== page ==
Hillary Clinton's Aggressive Outreach to Republicans Is Making Progressives Nervous


Aiming to capitalize on many prominent Republicans' revulsion for Donald Trump, Hillary Clinton is assiduously seeking high-profile GOP endorsements, with an eye toward dealing Trump a resounding defeat in November.

As that effort begins to bear fruit for Clinton's campaign, it's stirring feelings of unease with many progressives, whose doubts about Clinton's liberal bona fides helped fuel Bernie Sanders' Democratic primary challenge earlier this year.

"There's concern by a lot of folks who are hoping for a progressive reform administration on economic issues that, in an effort to reach out to CEOs and folks like Henry Paulson that she would abandon issues [dear to progressives]," said former Rep. Brad Miller of North Carolina, now a senior fellow at the Roosevelt Institute.

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Paulson, a former Goldman Sachs CEO who served as Treasury Secretary under President George W. Bush, endorsed Clinton in June, blasting Trump as a "divisive character."

"There are a lot more millennial votes than Henry Paulson has," Miller said. "There are a lot more Bernie Sanders votes than Henry Paulson has."

The former congressman, a staunch Wall Street critic who endorsed Sanders' financial reform plan during the Democratic primaries, said that while he's encouraged by Clinton's populist tack on issues like expanding Social Security, opposing the Trans-Pacific Partnership and breaking up too-big-to-fail banks, he worries that she's privately reassuring Republicans she'll pursue a more centrist course in office.

"Some see the support she is winning from Republicans, who certainly don't agree with those views, and worry that the private conversations are that they should not be troubled too much by those positions," Miller said.

Clinton has been intimately involved in outreach to top Republicans, personally calling Hewlett Packard CEO Meg Whitman, a major fundraiser for the presidential campaigns of Mitt Romney and Chris Christie, before Whitman endorsed her last week.

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Among the holdouts who may receive similar entreaties are former Secretaries of State Henry Kissinger and Condoleezza Rice, whose hawkish track records have made them lightning rods for the left. Politico reported Monday that Kissinger and Rice are part of a group of former GOP foreign policy officials the Clinton campaign hopes to woo to their side.

"What I find worrisome is when you have Clinton reaching out to people like Henry Kissinger and have people saying he's going to be a voice she listens to on foreign policy," said Charles Chamberlain, the executive director of Democracy for America, the Howard Dean-founded group that backed Sanders in the primaries.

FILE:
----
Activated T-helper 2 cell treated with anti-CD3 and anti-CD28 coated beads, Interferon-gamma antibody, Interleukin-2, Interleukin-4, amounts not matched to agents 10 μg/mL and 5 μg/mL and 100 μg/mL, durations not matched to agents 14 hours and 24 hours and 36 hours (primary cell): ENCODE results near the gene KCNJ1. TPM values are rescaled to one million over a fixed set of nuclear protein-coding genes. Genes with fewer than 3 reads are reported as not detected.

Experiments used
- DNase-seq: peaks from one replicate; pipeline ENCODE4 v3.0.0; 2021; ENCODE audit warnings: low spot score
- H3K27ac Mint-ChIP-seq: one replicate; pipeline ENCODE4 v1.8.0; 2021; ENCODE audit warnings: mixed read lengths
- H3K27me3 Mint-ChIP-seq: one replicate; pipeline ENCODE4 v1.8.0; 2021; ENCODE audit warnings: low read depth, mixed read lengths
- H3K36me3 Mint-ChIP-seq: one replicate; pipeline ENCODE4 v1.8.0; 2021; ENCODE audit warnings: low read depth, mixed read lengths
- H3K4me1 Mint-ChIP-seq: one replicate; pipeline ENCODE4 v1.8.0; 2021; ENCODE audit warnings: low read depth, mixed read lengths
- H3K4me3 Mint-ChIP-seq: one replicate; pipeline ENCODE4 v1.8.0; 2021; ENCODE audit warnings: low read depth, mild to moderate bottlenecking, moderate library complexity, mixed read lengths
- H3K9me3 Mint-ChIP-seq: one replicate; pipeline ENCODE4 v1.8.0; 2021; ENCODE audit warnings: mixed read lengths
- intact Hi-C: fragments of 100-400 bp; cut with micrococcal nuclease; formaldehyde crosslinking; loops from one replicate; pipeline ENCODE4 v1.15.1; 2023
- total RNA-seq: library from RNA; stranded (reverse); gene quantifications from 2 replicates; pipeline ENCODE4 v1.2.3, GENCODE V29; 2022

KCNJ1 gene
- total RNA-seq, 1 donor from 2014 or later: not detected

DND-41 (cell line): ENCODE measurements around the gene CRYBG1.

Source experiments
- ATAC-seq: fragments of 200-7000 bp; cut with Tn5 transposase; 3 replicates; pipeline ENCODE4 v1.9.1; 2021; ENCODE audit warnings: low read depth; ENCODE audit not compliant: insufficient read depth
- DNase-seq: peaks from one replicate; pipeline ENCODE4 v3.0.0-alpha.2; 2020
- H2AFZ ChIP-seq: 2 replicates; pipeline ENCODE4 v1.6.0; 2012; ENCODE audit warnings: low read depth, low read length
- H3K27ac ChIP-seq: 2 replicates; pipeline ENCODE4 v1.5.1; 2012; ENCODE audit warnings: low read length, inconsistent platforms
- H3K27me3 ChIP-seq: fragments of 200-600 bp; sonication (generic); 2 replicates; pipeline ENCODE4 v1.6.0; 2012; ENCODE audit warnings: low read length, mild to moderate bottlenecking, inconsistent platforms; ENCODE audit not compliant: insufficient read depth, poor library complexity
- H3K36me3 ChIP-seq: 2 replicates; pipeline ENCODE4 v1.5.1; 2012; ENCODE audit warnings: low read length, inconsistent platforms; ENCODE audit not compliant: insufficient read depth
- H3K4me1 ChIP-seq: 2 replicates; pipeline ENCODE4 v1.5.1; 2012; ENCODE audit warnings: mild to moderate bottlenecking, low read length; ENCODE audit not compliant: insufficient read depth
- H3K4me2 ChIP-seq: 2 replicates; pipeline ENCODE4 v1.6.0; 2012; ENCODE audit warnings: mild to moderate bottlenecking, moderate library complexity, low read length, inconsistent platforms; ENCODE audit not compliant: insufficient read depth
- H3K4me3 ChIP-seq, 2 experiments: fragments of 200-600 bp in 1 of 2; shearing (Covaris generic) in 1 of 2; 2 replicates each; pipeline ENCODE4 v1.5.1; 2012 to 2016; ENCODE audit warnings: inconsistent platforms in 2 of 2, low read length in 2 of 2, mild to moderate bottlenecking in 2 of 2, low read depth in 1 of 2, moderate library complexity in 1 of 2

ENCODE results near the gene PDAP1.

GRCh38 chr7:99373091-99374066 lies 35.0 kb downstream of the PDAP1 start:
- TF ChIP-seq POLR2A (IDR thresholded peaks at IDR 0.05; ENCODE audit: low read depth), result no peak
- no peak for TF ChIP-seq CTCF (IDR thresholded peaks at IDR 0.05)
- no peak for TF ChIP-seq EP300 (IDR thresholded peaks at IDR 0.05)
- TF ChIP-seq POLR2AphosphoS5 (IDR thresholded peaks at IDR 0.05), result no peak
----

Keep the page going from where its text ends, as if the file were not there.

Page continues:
"And Condoleezza Rice? She was one of the architects of our torture policy and the failed Iraq War," Chamberlain added.

The Clinton-Kissinger connection has long troubled progressives — including Sanders himself, who called the Nixon-era diplomat "one of the most destructive secretaries of state in modern history" during a Democratic primary debate in February.

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While Clinton's past support for foreign policy interventionism has prompted consternation on her left flank, Chamberlain said that Clinton's running mate, Sen. Tim Kaine of Virginia, could temper some of her hawkish instincts. Kaine has been at the forefront of the push for a congressional debate on U.S. military operations against the Islamic State.

"He really rounds out the ticket for Hillary," Chamberlain said.

Though some progressives seized on Kaine's selection as evidence that Clinton may abandon her progressive positions on key economic issues — Kaine had spoken favorably of the TPP, and has called for the rollback of some banking regulations — Chamberlain noted that Clinton has continued to sound populist themes, even amid her outreach to the GOP.

"We haven't seen her change her positions on the economic issues she was fighting for in the primary. In some ways, she's gotten better," he said, citing her move toward Sanders' positions on free public college and health care reform.

For liberals hoping Clinton adheres to such positions, there's a growing emphasis on the importance of progressive appointments to key posts, including Cabinet agencies and the Supreme Court.

"Making personnel appointments to try to appeal to the better angels of the Republican Party is something President Obama has tried and has failed spectacularly," said Jeff Hauser, who directs the Revolving Door Project, which aims to curb corporate and Wall Street influence in executive branch appointments.

Hauser cited the Senate GOP's refusal to hold a vote on Obama's Supreme Court nominee, Judge Merrick Garland, despite Garland's moderate record and past praise from conservatives.

For now, though, Hauser sees no inherent problem in Clinton's entreaties to the GOP.

"Obviously it makes sense in an election to try to appeal to the most voters," he said. Noting that many Republicans have cited concerns about Trump's temperament in rejecting his candidacy, Hauser added, "I don't think there's any reason why temperament-related attacks need to go hand-in-hand" with policy concessions on issues like Wall Street reform.

But Clinton's skeptics say they're on guard.

"Once the administration starts making decisions, there will be close scrutiny from the left," Miller said.